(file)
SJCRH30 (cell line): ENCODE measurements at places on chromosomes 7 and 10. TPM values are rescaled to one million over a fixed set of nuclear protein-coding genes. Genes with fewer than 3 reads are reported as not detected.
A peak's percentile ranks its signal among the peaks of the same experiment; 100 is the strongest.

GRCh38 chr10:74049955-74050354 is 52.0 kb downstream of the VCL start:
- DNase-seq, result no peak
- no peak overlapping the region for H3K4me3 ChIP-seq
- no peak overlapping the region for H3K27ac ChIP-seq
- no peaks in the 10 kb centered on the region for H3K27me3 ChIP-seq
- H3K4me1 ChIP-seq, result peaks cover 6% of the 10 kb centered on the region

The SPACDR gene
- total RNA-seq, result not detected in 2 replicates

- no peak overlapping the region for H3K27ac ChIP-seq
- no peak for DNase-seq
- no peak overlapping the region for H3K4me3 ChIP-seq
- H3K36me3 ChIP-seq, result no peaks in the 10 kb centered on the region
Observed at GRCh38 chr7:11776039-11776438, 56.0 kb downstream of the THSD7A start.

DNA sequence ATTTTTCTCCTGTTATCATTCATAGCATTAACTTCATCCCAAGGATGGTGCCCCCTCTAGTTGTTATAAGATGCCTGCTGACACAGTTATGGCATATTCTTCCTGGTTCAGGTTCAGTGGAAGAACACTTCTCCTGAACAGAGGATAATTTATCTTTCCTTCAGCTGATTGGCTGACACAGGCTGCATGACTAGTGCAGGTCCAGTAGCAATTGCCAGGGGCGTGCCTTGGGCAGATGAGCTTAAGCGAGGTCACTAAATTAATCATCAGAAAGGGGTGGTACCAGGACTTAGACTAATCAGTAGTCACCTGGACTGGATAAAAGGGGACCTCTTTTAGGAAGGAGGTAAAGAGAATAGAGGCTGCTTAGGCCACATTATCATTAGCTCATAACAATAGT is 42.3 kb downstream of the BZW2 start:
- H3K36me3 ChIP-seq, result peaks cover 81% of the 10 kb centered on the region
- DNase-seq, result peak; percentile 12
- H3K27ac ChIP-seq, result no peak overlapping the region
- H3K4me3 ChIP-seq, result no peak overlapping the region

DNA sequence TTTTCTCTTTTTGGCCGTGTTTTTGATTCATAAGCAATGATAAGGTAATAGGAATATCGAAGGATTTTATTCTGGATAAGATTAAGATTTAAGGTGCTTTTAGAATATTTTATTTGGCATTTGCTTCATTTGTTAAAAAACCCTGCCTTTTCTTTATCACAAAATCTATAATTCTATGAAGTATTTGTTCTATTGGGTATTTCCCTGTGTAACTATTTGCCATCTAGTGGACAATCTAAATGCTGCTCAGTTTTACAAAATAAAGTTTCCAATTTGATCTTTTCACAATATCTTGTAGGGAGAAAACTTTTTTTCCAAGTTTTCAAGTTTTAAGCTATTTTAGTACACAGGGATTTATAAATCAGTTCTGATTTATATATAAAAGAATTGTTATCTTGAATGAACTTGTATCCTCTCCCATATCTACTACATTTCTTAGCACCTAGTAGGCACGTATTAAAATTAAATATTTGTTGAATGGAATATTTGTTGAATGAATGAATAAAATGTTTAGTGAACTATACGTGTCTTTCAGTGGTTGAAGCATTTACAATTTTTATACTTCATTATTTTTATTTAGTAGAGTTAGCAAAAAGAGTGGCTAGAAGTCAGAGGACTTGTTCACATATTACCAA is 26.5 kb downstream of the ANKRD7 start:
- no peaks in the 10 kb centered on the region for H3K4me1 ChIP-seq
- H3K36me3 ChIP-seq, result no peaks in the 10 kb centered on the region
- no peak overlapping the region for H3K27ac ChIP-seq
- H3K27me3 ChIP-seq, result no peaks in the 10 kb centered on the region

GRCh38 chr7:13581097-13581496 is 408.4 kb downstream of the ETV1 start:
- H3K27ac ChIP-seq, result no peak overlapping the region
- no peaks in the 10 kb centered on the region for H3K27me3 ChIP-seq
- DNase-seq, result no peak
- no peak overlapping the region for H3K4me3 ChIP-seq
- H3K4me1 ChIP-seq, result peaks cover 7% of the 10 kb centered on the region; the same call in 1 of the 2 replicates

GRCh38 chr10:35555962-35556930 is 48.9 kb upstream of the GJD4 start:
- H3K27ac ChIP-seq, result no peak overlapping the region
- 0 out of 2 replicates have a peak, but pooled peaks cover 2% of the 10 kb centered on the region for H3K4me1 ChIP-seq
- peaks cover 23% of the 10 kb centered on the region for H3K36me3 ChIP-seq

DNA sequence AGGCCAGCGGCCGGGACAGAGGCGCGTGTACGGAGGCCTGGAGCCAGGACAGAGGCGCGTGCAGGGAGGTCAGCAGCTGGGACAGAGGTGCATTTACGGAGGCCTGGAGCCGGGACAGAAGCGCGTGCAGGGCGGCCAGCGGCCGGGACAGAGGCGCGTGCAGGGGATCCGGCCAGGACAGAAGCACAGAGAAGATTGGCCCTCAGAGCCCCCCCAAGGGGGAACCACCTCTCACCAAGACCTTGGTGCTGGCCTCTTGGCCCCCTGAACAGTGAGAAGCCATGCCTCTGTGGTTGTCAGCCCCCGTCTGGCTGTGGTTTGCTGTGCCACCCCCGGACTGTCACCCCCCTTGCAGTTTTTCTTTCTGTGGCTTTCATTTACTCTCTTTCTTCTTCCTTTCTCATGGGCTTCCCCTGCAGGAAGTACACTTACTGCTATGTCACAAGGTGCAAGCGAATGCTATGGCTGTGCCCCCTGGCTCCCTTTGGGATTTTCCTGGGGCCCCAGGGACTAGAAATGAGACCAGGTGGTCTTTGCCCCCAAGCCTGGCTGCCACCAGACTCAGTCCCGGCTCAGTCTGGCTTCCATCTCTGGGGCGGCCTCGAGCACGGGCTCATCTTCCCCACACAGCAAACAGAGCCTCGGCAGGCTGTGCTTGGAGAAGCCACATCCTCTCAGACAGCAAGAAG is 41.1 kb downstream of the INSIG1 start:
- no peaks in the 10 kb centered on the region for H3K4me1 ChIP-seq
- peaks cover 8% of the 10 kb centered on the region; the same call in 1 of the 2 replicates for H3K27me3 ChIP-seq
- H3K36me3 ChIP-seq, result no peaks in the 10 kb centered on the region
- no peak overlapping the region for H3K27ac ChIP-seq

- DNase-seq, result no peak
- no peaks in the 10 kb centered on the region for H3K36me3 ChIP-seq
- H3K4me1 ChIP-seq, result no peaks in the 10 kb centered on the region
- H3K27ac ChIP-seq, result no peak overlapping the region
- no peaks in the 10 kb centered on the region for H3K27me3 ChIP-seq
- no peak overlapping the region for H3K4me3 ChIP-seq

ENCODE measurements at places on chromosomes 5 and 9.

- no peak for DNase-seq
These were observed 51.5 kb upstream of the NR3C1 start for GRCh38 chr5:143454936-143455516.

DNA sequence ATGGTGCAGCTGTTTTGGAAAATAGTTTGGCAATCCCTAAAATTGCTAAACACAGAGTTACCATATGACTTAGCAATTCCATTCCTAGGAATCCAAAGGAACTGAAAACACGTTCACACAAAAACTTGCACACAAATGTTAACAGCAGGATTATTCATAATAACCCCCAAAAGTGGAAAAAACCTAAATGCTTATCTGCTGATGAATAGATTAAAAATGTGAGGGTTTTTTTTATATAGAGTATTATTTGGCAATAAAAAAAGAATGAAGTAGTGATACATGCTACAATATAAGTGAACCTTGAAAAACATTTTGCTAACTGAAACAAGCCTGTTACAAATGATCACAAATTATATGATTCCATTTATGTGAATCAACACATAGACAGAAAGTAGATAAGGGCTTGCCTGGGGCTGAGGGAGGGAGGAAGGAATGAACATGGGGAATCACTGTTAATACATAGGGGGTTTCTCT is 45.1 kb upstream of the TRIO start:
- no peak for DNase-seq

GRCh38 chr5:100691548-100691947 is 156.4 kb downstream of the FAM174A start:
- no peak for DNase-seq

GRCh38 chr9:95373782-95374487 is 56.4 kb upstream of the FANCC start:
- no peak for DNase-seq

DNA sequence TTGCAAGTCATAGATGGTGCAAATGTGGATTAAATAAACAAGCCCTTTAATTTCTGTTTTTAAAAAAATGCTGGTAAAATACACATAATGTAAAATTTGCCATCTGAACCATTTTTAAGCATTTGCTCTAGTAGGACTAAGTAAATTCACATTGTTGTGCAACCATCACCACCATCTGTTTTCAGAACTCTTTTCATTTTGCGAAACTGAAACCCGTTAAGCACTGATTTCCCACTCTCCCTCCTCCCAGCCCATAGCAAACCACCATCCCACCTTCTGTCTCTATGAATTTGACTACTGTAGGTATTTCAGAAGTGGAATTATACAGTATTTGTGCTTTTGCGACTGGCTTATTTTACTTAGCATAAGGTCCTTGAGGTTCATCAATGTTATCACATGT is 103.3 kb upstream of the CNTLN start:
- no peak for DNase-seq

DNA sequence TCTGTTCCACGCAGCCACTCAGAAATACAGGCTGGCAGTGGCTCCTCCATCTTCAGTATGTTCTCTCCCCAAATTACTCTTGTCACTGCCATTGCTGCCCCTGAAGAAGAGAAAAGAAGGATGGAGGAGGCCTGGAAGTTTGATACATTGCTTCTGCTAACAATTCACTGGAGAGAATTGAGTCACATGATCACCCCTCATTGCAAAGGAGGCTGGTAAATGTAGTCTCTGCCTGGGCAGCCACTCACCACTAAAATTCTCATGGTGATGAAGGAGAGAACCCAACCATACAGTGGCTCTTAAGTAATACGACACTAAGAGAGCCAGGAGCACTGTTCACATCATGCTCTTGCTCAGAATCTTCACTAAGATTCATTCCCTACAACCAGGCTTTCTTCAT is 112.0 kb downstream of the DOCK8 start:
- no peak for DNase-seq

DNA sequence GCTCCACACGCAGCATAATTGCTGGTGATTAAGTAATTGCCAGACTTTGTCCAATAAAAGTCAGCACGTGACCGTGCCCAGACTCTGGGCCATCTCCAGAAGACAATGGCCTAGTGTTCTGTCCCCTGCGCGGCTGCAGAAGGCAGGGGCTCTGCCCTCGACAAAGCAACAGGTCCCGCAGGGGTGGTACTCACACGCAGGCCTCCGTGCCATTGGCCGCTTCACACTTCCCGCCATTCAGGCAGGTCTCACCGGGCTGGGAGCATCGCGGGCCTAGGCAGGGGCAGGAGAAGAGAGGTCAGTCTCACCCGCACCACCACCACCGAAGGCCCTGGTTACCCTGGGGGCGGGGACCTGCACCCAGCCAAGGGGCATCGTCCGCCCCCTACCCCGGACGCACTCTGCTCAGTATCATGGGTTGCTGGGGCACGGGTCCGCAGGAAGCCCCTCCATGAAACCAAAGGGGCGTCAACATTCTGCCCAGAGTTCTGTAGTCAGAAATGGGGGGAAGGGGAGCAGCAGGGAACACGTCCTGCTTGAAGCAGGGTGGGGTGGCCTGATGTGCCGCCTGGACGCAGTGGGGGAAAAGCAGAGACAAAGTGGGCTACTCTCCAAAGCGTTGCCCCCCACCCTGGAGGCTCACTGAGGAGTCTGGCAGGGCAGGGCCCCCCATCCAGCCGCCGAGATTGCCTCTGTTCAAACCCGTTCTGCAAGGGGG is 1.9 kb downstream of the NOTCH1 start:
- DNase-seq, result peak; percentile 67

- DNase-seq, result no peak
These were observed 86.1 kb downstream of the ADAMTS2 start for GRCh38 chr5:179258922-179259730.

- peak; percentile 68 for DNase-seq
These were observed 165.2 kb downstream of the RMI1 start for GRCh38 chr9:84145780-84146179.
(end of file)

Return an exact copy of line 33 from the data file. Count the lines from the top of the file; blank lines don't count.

- H3K27ac ChIP-seq, result no peak overlapping the region